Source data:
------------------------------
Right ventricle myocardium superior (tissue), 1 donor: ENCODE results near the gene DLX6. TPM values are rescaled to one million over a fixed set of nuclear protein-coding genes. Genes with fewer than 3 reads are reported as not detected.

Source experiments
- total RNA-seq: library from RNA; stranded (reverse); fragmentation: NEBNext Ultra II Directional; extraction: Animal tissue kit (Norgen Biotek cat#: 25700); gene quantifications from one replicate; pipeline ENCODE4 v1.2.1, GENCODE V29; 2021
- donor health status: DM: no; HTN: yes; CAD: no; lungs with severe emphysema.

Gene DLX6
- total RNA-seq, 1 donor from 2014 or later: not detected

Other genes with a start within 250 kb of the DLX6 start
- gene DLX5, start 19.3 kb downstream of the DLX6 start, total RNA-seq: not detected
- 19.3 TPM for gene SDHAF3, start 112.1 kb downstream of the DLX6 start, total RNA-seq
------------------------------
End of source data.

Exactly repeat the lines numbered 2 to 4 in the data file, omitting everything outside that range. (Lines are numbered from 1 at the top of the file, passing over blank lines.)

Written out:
Source experiments
- total RNA-seq: library from RNA; stranded (reverse); fragmentation: NEBNext Ultra II Directional; extraction: Animal tissue kit (Norgen Biotek cat#: 25700); gene quantifications from one replicate; pipeline ENCODE4 v1.2.1, GENCODE V29; 2021
- donor health status: DM: no; HTN: yes; CAD: no; lungs with severe emphysema.